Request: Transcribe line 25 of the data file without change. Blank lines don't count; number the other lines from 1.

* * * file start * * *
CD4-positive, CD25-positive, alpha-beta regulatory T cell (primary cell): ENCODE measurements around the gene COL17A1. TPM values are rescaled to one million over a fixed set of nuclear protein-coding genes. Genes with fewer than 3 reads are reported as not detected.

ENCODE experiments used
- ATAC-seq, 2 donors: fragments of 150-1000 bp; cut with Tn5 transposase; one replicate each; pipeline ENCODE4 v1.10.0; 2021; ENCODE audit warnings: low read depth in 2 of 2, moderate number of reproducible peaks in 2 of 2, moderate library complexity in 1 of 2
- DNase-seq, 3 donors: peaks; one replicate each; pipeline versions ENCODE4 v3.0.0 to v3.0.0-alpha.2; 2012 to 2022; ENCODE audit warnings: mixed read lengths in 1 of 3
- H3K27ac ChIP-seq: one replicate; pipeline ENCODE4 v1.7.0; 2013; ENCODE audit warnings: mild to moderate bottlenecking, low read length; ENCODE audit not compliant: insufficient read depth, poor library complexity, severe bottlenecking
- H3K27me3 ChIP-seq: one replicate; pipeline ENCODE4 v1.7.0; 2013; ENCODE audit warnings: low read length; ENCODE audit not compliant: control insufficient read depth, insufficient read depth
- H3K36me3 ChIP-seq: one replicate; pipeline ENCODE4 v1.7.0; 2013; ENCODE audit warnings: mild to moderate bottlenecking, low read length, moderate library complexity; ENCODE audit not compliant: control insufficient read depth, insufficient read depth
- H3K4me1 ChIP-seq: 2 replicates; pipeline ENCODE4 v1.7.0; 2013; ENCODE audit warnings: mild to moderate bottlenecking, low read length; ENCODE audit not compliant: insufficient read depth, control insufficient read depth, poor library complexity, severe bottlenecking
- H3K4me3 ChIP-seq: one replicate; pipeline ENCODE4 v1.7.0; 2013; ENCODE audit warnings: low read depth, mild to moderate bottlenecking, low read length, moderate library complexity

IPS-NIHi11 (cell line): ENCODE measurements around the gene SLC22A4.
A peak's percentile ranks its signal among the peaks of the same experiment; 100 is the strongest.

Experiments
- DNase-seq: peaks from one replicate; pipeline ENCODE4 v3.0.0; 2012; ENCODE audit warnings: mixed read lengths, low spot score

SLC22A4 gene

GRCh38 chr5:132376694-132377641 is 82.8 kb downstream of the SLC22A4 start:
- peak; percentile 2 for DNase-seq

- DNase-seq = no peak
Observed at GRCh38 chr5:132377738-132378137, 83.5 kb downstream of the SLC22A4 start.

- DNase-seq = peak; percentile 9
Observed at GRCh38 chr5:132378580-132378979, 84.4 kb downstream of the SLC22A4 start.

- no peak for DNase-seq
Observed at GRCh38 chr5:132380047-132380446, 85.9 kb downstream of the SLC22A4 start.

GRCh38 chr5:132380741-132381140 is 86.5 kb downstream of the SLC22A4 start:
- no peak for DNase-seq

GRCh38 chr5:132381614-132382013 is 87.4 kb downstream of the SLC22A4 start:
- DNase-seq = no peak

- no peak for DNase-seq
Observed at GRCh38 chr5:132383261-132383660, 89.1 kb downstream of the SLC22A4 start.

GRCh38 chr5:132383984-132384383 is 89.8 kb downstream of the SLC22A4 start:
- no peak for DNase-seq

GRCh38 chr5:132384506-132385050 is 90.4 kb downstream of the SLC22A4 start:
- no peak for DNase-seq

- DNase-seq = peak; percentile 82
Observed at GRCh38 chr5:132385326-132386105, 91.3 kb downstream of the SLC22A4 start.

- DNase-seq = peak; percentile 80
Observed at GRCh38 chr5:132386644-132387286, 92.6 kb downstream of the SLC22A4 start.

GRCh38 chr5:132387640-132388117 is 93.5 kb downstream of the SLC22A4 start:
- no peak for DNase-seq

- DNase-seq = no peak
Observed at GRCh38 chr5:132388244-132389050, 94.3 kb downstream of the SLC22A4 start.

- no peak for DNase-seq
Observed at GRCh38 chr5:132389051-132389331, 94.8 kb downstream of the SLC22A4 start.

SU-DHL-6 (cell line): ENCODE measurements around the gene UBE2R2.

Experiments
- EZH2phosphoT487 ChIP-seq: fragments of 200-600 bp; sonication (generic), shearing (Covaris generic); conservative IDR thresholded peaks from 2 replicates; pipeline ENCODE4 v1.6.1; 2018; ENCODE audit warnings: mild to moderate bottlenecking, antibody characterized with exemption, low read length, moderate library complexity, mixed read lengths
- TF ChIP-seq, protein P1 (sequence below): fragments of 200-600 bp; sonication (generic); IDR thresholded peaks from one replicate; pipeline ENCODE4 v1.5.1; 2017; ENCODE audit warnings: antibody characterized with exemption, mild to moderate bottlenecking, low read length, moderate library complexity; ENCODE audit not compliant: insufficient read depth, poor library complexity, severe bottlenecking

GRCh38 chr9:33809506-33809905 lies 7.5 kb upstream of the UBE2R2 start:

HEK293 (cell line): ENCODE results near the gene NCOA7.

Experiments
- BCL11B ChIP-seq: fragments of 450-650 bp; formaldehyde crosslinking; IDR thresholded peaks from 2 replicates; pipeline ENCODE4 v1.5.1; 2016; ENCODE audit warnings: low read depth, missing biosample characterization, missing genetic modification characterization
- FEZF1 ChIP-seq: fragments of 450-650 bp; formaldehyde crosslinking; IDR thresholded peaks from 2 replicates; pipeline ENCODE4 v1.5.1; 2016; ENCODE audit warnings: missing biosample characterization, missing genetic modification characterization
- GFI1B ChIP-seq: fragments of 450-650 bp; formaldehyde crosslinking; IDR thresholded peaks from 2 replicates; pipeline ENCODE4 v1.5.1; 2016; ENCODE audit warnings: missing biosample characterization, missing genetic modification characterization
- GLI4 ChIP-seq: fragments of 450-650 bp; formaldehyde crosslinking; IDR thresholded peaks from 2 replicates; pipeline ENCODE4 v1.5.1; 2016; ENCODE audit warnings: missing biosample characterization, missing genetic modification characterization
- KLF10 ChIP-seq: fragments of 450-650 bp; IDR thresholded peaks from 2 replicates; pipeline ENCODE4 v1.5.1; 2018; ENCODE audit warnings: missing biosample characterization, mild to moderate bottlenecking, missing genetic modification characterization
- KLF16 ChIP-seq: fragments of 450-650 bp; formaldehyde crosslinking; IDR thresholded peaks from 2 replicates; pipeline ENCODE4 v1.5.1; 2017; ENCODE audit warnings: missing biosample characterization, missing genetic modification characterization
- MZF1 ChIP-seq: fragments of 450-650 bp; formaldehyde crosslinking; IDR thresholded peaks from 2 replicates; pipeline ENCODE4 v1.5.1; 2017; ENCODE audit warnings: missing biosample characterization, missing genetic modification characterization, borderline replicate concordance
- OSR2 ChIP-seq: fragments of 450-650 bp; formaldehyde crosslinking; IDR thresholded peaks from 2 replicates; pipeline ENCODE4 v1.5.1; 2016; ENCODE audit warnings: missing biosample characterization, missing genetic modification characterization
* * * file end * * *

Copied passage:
GRCh38 chr5:132381614-132382013 is 87.4 kb downstream of the SLC22A4 start: